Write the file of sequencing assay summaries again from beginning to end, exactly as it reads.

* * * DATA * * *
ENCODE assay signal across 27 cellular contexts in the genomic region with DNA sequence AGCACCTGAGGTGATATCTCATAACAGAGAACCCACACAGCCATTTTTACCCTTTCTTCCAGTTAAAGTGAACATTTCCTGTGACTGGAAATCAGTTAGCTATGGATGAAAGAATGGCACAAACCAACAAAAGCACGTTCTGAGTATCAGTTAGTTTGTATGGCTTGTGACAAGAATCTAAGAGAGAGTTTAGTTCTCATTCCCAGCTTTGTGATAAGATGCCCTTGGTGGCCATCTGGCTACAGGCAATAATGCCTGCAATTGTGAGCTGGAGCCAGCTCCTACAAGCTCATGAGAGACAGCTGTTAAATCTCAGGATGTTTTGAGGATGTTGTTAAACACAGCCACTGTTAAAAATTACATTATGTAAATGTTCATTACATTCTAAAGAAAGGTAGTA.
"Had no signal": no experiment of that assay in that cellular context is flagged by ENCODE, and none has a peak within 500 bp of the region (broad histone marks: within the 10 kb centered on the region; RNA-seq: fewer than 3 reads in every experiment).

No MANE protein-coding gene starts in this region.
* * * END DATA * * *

ENCODE assay signal across 27 cellular contexts in the genomic region with DNA sequence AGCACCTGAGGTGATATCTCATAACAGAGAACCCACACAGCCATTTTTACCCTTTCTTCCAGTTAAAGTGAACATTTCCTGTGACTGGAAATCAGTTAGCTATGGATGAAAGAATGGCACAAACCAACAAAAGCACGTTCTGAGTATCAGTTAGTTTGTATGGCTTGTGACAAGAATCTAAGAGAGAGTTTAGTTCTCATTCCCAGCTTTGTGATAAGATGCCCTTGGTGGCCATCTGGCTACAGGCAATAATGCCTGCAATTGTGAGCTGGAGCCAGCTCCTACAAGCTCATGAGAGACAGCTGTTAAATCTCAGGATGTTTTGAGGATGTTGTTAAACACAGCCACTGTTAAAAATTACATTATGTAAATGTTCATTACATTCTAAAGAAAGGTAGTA.
"Had no signal": no experiment of that assay in that cellular context is flagged by ENCODE, and none has a peak within 500 bp of the region (broad histone marks: within the 10 kb centered on the region; RNA-seq: fewer than 3 reads in every experiment).

No MANE protein-coding gene starts in this region.